There are a few younger guys I know who ride them and succumbed to the whole "life style" propaganda.



The long game in this instance is creating a motorcycle that will appeal to a younger and far different customer base than the traditional one.



That, and an electric bike is a sure way to attract a growing segment of the population. It has a range of 180 miles BTW, on an 8 hour charge...or, a 1 hour charge at the dealer.



You'd think, that with the success of Tesla in major metropolitan areas, that they (HD) would take advantage of the system Tesla uses and make their electric bikes able to charge on the same one. Tesla already has the infrastructure in place, why build a whole other parallel one?




With an aging customer base the Motor Company is realizing the business model they've pursued for the last 40 years is about to become obsolete.



They have legitimate data showing a decline in sales quarter on quarter for the last 10 years at least. Hence their attempt to move into new markets like India.



I don't hold any of that against them. They've seen it, probably a decade or more before decline became a reality. They just threw away the initial attempt to head that decline off with Buell.



On a purely financial basis, I can't fathom a $30K electric bike. Too expensive for most. I can see the top engineer types in Silicone Valley buying something like that just because they can. However, I think they'd more likely spend their money on a Ducati V4R for the same price.



It may get their foot in the electric bike door, and establish themselves as an alternative to Zero and some of the other electric bikes. They just gotta get the price down to be competitive.



It makes more sense in a crowded urban/metro area than it does for say, someone living in the middle of Nebraska or Iowa. The decision to focus marketing and delivery to major urban areas is sound.



I wish them luck. I still can't justify buying one of any flavor new off the dealer floor. I can't even justify buying a used one. Not for a bike that I'd only ride in certain circumstances. Circumstances that I'd only find myself in once in a while.....sean


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post #10 of 12 (permalink) Old 10-16-2019, 3:13 AM
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Originally Posted by ducatiman View Post
A $30,000 sales flop in the making.
I foresee a plea for government assistance and a tariff on all other electrical vehicles. Remember the 700cc tariffs in the 80s?

I finally figured out why I like Ducatis: With their exhaust note and dry clutch, they sound almost like a Guzzi!
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post #11 of 12 (permalink) Old 10-16-2019, 1:24 PM
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Originally Posted by Davenay67 View Post
The typical rider who bought H-D for their V-Twin look and sound are an ever aging and dwindling bunch. To continue to cater to that crowd is financial suicide. I believe H-D did the right thing in creating a bike of the future, and that the execution is likely the issue here. Overpriced....most likely. A good bike....I have friends who have ridden it and think it's great based on the strength of a single test ride. Time will tell.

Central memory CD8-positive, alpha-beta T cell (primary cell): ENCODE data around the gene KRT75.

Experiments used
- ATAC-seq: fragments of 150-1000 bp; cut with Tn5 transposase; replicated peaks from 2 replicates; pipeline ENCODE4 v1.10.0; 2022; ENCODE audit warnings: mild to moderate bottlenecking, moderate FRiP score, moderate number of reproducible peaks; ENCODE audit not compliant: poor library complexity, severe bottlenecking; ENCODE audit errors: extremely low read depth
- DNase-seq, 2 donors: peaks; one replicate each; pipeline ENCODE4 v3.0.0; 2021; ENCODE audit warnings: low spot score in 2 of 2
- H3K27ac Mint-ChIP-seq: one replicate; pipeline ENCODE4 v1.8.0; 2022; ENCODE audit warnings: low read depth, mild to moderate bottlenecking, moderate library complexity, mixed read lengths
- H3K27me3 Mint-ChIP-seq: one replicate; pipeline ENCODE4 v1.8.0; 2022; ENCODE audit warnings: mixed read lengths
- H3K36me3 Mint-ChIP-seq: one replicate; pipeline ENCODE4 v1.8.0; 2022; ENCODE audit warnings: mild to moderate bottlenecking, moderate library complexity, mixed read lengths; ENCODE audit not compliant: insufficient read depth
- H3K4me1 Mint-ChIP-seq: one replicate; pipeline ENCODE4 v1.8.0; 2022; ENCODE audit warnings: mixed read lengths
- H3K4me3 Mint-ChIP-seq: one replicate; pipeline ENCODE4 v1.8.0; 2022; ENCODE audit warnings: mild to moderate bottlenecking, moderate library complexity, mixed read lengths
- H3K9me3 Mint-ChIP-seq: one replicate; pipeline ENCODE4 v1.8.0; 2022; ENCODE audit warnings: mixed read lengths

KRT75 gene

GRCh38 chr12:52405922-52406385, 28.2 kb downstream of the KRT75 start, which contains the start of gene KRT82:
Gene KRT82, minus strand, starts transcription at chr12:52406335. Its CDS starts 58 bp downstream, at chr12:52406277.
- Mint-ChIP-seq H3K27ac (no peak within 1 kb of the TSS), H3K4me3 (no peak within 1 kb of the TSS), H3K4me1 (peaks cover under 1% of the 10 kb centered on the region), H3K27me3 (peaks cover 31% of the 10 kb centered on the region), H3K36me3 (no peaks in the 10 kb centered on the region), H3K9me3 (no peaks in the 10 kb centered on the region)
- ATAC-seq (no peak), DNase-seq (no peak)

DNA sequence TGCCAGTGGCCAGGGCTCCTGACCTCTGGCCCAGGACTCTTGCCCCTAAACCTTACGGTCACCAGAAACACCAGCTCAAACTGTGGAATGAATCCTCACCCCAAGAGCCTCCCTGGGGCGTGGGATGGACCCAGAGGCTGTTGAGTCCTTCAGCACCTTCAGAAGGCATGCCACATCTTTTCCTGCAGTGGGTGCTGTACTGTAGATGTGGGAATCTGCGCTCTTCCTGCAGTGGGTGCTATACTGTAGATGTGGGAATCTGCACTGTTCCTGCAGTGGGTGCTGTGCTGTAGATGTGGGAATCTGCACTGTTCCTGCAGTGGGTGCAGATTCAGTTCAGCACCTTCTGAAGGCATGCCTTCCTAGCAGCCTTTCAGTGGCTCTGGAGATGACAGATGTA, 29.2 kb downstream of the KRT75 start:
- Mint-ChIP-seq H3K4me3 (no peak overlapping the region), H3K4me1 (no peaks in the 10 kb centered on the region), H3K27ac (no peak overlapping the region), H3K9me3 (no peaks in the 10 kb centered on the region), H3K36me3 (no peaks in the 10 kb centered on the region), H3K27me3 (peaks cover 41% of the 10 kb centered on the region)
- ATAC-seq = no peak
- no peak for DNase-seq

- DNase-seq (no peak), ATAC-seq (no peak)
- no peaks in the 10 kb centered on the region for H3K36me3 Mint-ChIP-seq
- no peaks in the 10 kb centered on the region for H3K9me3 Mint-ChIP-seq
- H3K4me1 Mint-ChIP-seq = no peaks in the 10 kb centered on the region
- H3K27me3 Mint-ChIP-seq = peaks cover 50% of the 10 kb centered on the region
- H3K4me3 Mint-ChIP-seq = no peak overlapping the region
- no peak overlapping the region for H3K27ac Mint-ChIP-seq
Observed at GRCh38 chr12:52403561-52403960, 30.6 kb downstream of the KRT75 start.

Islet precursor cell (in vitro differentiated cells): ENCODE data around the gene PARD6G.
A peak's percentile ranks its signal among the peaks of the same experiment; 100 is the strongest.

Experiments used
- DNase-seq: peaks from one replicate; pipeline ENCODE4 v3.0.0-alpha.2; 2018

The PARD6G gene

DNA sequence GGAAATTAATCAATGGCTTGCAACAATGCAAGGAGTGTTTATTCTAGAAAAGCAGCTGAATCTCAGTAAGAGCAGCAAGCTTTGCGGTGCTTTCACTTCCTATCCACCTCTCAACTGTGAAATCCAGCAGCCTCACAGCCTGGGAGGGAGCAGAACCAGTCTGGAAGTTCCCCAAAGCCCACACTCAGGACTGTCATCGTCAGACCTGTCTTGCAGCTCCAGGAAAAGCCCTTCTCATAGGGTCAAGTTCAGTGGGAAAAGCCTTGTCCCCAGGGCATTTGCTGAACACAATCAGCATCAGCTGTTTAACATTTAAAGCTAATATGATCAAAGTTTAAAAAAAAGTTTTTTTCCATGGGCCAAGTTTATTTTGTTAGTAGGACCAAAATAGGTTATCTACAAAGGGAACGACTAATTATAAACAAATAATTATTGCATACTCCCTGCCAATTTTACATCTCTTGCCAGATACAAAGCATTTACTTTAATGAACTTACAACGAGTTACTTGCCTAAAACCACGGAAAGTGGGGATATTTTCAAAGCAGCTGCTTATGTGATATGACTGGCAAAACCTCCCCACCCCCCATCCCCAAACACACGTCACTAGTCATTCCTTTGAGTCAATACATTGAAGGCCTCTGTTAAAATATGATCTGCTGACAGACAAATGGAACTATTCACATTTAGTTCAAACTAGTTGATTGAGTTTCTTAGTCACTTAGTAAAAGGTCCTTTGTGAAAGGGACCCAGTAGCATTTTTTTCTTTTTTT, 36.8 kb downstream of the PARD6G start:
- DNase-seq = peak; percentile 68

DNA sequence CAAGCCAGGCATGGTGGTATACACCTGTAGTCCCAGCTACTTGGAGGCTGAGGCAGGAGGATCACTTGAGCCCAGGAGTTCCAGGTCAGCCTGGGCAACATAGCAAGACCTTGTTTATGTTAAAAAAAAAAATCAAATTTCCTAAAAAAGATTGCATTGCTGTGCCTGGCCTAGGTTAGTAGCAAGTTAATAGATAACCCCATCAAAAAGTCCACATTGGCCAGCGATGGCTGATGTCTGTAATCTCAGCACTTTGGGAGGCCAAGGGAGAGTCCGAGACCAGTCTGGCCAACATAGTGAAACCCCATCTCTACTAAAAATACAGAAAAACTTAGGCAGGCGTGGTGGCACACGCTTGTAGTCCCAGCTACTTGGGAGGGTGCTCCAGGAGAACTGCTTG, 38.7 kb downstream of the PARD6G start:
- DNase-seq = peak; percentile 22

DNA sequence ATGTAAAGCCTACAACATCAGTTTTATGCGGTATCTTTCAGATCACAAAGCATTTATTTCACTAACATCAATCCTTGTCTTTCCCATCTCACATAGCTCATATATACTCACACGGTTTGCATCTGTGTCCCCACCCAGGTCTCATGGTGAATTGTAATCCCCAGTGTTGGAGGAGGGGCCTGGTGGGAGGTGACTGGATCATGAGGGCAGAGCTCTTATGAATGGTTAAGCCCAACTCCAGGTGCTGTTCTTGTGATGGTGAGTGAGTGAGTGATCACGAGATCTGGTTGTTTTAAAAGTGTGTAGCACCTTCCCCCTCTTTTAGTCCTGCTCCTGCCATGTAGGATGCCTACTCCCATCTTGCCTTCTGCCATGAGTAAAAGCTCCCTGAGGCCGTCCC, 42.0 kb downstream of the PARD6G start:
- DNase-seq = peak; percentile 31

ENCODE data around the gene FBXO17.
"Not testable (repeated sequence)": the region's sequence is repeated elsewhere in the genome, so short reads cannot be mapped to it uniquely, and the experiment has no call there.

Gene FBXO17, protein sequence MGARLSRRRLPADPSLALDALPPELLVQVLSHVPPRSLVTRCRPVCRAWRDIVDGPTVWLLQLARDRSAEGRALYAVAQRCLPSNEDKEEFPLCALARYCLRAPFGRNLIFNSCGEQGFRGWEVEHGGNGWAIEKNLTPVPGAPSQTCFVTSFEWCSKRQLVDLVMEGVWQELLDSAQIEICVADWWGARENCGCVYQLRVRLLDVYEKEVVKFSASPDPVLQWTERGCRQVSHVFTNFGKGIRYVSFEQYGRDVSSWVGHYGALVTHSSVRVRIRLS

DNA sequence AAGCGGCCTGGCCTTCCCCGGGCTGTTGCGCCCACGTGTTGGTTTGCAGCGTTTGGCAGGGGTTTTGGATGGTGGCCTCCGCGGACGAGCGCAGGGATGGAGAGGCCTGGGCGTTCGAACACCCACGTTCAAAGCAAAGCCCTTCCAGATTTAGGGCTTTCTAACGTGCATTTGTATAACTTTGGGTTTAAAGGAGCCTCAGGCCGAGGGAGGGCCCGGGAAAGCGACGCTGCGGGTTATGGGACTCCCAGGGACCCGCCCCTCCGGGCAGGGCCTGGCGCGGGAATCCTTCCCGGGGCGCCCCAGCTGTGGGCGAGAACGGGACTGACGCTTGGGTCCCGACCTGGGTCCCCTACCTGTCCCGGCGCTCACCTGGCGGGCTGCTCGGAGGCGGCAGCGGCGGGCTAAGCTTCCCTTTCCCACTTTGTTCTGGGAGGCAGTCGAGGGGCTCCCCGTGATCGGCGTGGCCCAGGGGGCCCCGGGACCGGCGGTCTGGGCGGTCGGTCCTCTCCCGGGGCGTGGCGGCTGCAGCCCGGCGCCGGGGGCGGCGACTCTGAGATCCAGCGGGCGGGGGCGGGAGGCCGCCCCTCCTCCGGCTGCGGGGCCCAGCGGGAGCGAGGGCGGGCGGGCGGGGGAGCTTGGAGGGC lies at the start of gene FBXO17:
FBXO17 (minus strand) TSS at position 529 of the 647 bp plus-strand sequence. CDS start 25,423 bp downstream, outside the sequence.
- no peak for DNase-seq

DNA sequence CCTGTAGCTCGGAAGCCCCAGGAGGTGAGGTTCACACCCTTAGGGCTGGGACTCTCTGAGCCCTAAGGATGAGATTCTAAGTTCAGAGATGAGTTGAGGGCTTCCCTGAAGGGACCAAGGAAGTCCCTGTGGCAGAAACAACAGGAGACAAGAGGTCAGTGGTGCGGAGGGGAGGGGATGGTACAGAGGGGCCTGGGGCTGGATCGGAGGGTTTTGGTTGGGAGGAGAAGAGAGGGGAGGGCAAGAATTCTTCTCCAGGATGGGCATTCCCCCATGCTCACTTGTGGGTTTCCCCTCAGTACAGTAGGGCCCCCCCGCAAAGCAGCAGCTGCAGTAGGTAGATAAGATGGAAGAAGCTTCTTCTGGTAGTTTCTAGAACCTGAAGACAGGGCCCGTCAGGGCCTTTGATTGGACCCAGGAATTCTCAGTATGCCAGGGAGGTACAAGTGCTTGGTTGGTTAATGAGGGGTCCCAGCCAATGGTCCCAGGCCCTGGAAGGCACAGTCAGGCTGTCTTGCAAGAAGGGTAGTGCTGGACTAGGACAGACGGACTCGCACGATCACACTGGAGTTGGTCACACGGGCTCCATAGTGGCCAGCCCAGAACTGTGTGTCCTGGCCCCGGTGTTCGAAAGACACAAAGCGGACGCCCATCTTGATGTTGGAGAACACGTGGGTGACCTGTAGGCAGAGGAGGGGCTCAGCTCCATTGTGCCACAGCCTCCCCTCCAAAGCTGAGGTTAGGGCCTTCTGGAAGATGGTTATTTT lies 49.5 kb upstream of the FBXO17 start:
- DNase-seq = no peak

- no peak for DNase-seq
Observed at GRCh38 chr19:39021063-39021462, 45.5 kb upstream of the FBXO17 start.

Yup, you nailed it. The company has had a remarkable 70+ year ride starting after WWII selling to returning GIs, but now they know its just about over. They bought themselves some time by moving into overseas markets but even that is starting to fade. Trouble is, once they abandon the V-Twin noise and chrome schtick, they are just another motorcycle company and one that is late to the mainstream motorcycle party, to boot. The competition is fierce out there. Can you imagine Harley building a better e-motorcycle than say, Yamaha? I can't. If and when e-motorcycles take off, the Japanese will be the ones leading the pack and those millennials couldn't care less about the H-D brand and certainly won't be willing to pay a premium price for it.

(P.S. I know Yamaha is already involved in electric because I just bought myself an e-MTB with a Yamaha motor at the heart of it. Its an amazing piece of technology and it all works flawlessly.)
post #12 of 12 (permalink) Old 10-17-2019, 3:00 PM
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Lots of good points made here already, I just wanna say that I for one was excited about the LiveWire. I agree that they are overpriced and underwhelming specs-wise, but for an initial offering, I thought well cool, at least it's a step in the right direction. The technology for electric mobility is improving all the time, and I do think there will come a day when the range and charge time are brought to a point where they rival combustion engines. But I think there's another element here where HD dropped the ball. See, in Japan the big four motorcycle manufacturers have been developing a battery-swap technology, where all makes of bike can share the same battery packs that can be swapped out in about as much time as it takes to fill a regular gas tank. HD could have done this with the LiveWire, using their existing HD dealers. Granted they're too few and far apart for a lot of rides, but for those instances you have the Tesla charging stations, or a regular power outlet to charge in the bike itself.

Ok yes, there's a lot more to it than that, but I think HD was in a unique position to lead the way on this concept, and they just left it on the table.

Paul